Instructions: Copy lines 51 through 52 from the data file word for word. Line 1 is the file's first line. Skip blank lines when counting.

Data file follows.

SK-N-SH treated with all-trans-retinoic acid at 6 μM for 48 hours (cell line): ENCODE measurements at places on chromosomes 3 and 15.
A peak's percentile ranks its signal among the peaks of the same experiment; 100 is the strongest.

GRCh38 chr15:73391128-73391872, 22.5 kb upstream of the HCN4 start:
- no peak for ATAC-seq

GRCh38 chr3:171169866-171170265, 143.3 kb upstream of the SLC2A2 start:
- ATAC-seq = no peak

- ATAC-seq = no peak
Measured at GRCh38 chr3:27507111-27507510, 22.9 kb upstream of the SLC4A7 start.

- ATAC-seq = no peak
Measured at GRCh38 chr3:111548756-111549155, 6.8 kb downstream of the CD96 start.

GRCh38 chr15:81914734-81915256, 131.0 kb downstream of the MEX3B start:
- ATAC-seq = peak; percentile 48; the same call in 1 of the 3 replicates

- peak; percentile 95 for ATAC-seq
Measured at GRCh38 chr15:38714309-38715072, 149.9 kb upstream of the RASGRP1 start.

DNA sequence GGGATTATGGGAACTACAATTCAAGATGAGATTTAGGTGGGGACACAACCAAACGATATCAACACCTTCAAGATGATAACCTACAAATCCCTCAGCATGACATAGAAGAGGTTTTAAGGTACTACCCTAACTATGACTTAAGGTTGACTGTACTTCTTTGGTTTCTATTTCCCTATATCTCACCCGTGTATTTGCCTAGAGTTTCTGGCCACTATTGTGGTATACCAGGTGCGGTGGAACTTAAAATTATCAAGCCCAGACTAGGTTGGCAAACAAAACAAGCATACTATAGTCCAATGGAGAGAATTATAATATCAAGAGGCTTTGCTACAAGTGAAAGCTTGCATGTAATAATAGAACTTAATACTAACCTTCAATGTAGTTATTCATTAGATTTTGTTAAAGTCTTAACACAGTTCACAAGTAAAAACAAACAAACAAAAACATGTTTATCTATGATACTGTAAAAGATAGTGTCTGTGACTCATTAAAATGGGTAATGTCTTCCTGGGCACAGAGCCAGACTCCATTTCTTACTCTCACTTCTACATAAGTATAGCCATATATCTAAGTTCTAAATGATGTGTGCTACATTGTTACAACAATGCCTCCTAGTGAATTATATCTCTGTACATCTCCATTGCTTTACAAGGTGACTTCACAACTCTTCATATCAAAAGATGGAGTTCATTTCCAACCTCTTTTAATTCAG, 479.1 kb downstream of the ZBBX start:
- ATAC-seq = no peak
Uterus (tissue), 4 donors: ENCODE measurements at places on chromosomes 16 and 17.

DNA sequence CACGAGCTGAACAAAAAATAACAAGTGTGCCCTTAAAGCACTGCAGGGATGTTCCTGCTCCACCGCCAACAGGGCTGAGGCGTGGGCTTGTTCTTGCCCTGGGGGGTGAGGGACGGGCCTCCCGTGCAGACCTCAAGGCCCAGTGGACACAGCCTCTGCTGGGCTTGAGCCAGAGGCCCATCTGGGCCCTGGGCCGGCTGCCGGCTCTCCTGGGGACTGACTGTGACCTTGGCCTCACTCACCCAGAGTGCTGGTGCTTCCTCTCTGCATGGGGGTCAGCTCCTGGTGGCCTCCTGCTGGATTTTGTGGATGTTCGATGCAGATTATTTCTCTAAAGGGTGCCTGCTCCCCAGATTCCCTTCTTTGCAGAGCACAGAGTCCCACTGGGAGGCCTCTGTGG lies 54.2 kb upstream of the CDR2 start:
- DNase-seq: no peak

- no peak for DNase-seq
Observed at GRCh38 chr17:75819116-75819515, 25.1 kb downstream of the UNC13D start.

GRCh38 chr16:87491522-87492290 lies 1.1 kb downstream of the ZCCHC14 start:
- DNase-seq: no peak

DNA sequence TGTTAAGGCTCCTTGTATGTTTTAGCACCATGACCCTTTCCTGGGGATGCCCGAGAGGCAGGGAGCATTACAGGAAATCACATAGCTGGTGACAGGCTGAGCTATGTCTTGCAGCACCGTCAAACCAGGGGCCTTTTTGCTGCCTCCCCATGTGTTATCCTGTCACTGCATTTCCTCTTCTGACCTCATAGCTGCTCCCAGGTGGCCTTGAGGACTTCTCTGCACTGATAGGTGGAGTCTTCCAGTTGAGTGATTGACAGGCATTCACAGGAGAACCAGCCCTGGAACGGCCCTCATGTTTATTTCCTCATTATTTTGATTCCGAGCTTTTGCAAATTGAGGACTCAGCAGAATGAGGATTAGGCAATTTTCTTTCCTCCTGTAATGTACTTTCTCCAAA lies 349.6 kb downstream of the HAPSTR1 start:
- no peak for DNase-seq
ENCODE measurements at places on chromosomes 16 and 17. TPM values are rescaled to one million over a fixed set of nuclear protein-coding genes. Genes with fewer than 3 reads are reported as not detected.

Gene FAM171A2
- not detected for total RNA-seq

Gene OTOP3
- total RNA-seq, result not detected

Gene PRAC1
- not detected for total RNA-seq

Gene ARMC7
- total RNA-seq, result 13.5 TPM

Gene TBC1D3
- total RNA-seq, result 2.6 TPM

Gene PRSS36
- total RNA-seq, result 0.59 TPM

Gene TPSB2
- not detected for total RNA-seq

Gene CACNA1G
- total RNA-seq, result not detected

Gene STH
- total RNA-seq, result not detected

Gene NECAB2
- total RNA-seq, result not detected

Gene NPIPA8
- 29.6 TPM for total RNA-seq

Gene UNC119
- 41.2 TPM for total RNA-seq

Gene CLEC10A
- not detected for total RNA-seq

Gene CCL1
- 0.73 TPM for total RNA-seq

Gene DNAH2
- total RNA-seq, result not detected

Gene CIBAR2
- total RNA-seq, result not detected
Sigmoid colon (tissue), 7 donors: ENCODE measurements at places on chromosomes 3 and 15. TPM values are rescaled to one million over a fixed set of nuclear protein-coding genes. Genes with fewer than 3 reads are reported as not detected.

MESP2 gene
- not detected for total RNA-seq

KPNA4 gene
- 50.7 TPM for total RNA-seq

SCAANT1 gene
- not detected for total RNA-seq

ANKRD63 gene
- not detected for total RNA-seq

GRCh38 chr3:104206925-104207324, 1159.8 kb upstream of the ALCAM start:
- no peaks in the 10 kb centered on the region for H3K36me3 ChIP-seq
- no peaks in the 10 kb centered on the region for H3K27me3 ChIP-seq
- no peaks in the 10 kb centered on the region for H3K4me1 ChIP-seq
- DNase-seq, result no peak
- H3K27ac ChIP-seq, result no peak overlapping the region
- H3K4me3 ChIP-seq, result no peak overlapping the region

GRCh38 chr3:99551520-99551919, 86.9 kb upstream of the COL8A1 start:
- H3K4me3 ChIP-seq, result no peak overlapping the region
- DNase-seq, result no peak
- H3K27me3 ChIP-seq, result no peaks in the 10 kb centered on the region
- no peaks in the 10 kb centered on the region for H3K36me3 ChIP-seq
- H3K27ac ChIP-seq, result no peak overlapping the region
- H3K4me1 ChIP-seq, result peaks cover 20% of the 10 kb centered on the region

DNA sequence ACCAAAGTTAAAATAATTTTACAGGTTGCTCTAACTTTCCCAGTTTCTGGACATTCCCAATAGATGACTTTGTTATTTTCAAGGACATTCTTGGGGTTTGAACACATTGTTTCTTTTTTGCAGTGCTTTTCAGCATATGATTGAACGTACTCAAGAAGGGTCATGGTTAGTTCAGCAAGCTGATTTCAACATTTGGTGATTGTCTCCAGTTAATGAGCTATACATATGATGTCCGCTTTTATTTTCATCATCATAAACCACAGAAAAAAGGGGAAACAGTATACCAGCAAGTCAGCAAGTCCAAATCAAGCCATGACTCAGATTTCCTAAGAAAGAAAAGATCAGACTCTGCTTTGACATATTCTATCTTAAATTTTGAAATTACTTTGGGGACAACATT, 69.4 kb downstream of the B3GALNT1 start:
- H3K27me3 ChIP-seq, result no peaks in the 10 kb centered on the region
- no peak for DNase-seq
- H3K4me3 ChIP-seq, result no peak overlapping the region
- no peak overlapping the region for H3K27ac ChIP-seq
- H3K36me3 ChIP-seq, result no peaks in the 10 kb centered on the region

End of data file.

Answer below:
Gene CLEC10A
- not detected for total RNA-seq